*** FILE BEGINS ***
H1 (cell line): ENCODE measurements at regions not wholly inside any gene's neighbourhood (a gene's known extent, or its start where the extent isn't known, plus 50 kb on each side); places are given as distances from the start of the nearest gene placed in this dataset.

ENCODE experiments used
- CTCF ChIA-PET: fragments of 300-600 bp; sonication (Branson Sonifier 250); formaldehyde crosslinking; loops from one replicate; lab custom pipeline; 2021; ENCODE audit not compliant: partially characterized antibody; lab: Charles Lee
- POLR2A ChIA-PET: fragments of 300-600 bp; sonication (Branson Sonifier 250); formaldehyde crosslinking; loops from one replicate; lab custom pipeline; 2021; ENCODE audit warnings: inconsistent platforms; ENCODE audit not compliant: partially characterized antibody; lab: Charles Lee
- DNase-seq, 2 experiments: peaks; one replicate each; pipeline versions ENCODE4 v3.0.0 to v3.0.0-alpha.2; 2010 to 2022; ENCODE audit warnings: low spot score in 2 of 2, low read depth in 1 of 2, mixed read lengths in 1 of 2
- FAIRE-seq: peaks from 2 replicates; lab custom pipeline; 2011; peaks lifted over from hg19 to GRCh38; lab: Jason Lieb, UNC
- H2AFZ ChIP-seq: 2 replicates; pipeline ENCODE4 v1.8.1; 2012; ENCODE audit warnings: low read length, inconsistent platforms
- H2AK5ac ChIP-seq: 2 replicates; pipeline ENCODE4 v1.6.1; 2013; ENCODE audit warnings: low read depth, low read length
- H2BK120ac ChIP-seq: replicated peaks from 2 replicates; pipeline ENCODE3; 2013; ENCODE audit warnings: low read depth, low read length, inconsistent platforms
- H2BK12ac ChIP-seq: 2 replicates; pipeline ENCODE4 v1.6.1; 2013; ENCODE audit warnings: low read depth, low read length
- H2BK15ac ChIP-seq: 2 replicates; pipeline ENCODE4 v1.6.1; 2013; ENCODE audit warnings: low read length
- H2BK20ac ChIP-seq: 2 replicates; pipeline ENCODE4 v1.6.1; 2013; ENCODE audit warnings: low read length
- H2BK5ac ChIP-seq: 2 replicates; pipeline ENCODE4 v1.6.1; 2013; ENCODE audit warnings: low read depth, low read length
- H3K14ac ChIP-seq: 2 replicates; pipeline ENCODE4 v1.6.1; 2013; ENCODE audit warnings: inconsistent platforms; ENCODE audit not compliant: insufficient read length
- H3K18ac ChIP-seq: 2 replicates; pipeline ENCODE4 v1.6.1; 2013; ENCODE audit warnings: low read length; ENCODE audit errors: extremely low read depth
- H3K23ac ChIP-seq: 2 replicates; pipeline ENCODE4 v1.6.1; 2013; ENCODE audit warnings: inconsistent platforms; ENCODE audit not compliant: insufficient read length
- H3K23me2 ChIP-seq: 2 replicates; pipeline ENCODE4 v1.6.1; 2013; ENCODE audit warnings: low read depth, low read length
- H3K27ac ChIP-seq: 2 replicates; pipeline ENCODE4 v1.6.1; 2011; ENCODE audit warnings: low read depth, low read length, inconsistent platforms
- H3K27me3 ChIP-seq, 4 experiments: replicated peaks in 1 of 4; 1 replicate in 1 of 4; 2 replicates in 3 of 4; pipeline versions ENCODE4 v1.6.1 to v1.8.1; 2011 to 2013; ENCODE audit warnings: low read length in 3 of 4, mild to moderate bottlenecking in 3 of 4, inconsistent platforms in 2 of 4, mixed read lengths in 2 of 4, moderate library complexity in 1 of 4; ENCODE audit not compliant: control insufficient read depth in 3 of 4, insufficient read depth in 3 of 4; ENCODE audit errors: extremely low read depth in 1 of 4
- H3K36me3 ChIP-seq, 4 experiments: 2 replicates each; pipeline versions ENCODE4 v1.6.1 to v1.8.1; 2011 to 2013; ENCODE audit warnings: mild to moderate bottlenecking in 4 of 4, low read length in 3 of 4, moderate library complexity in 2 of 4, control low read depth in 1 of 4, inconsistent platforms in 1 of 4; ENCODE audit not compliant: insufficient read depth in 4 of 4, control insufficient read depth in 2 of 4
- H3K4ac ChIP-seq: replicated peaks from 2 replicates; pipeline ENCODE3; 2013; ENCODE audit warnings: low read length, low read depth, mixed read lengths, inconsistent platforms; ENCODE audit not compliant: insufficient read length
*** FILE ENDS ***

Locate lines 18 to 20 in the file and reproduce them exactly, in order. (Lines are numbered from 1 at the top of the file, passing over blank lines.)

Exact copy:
- H3K27ac ChIP-seq: 2 replicates; pipeline ENCODE4 v1.6.1; 2011; ENCODE audit warnings: low read depth, low read length, inconsistent platforms
- H3K27me3 ChIP-seq, 4 experiments: replicated peaks in 1 of 4; 1 replicate in 1 of 4; 2 replicates in 3 of 4; pipeline versions ENCODE4 v1.6.1 to v1.8.1; 2011 to 2013; ENCODE audit warnings: low read length in 3 of 4, mild to moderate bottlenecking in 3 of 4, inconsistent platforms in 2 of 4, mixed read lengths in 2 of 4, moderate library complexity in 1 of 4; ENCODE audit not compliant: control insufficient read depth in 3 of 4, insufficient read depth in 3 of 4; ENCODE audit errors: extremely low read depth in 1 of 4
- H3K36me3 ChIP-seq, 4 experiments: 2 replicates each; pipeline versions ENCODE4 v1.6.1 to v1.8.1; 2011 to 2013; ENCODE audit warnings: mild to moderate bottlenecking in 4 of 4, low read length in 3 of 4, moderate library complexity in 2 of 4, control low read depth in 1 of 4, inconsistent platforms in 1 of 4; ENCODE audit not compliant: insufficient read depth in 4 of 4, control insufficient read depth in 2 of 4